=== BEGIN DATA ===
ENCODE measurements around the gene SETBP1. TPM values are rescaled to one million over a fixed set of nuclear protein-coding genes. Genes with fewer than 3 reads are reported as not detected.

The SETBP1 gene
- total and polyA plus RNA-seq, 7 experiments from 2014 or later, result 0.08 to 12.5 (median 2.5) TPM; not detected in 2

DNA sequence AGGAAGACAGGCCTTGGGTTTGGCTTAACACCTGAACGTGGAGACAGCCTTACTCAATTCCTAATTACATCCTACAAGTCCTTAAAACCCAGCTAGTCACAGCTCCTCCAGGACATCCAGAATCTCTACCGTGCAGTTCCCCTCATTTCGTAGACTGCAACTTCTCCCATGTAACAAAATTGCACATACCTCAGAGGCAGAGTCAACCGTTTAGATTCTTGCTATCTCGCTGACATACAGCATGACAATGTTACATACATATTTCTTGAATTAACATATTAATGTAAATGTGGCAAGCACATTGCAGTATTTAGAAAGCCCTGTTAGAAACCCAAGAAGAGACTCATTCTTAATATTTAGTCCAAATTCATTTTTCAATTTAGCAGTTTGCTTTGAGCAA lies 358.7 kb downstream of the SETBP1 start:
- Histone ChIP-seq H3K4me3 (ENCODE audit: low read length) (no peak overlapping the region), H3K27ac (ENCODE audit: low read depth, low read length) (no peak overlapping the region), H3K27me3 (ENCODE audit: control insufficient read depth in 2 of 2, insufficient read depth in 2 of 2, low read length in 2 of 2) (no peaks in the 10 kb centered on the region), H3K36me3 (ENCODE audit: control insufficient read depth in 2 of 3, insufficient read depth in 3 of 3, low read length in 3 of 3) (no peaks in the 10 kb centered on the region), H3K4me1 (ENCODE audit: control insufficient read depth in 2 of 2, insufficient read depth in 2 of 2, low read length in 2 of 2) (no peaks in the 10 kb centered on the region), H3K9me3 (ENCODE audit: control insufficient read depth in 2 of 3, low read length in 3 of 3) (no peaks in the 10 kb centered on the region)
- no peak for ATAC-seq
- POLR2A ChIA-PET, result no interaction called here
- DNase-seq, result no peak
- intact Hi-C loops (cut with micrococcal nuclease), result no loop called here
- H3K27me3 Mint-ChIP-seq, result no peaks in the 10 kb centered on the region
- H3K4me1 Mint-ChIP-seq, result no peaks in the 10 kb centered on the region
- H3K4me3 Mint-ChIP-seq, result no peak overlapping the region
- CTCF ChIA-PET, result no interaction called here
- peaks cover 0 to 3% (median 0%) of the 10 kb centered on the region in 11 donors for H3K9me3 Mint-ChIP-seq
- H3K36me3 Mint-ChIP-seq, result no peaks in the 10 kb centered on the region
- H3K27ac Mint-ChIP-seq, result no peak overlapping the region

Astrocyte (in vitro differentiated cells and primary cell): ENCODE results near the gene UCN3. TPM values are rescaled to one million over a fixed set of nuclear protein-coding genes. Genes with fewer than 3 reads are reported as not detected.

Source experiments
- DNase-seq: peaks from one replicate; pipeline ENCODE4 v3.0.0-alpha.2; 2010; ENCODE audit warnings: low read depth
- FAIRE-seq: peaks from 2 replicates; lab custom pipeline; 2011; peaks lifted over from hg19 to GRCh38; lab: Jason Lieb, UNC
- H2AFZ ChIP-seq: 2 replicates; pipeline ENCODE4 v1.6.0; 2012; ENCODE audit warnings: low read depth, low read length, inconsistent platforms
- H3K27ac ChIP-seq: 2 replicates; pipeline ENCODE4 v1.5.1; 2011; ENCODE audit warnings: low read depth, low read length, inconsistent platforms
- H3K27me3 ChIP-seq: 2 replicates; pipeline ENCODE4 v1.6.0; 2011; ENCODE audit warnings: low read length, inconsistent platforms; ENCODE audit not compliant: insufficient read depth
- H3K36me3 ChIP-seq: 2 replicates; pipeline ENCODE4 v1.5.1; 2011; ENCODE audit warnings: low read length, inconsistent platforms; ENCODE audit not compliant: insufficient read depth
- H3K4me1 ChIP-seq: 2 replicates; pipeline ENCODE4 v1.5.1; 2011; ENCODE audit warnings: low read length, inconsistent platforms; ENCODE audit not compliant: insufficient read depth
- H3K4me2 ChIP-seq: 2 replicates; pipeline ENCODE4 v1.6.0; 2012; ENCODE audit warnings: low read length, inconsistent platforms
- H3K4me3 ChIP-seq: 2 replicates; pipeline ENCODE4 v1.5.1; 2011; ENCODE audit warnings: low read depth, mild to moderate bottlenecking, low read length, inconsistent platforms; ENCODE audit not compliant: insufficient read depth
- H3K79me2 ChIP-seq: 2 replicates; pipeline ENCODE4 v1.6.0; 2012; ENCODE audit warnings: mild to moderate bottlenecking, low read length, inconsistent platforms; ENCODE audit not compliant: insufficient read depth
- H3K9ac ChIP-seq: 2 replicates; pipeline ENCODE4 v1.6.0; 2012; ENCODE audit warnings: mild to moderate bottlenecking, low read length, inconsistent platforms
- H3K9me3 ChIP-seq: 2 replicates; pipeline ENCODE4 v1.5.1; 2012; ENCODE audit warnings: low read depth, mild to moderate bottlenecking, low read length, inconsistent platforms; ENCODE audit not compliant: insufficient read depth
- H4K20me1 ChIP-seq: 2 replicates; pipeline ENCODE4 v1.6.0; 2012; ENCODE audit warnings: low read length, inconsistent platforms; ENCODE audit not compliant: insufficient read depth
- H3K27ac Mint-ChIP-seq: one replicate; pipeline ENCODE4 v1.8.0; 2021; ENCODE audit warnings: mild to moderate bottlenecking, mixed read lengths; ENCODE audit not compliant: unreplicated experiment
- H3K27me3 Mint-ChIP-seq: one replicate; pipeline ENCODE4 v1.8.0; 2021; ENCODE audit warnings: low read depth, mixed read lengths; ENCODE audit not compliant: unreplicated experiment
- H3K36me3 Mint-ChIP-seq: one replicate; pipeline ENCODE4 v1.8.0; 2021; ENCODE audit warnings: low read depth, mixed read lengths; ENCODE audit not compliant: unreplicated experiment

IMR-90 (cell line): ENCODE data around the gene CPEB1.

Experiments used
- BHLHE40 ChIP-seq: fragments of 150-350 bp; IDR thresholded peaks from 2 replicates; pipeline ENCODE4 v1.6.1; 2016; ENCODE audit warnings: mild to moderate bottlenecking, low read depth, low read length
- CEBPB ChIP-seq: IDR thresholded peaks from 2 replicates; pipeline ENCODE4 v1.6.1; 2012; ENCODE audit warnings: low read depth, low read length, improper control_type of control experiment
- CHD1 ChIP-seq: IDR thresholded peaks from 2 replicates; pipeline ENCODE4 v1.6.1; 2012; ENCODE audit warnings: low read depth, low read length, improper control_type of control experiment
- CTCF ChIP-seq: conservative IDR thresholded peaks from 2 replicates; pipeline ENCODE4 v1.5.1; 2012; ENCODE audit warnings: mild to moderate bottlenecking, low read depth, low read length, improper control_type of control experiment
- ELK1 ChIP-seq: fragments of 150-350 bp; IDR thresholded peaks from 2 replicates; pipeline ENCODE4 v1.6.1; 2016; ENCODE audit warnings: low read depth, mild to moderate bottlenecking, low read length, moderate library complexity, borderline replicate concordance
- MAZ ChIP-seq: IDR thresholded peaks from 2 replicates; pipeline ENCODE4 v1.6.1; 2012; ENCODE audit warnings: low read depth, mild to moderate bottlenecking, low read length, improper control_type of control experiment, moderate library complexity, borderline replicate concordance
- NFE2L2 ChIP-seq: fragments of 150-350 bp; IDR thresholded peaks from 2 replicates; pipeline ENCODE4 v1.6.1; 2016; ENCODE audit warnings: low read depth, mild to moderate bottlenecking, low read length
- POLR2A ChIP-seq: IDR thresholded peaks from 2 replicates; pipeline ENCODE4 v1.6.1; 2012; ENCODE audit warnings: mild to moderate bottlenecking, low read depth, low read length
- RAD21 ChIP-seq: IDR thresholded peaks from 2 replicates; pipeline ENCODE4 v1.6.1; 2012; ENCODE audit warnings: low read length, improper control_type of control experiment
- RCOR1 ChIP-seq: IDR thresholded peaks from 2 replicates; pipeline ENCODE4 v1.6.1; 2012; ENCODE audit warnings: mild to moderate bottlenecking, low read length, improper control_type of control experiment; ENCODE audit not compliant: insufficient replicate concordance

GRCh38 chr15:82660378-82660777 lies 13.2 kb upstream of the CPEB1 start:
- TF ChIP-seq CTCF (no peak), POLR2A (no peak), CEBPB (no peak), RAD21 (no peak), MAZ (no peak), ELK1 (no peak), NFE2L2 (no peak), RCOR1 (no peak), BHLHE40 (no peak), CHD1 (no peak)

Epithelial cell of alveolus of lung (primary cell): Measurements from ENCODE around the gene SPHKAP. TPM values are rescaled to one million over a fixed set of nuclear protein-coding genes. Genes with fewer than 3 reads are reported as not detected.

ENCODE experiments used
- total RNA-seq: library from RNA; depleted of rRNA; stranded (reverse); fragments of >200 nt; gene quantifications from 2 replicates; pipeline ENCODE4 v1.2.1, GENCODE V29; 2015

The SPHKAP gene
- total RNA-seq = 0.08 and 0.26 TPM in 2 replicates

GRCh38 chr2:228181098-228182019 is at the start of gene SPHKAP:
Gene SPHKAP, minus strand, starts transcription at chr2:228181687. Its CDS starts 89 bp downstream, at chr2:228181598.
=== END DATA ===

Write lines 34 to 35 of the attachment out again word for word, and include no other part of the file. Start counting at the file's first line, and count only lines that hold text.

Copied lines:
- H3K36me3 Mint-ChIP-seq: one replicate; pipeline ENCODE4 v1.8.0; 2021; ENCODE audit warnings: low read depth, mixed read lengths; ENCODE audit not compliant: unreplicated experiment

IMR-90 (cell line): ENCODE data around the gene CPEB1.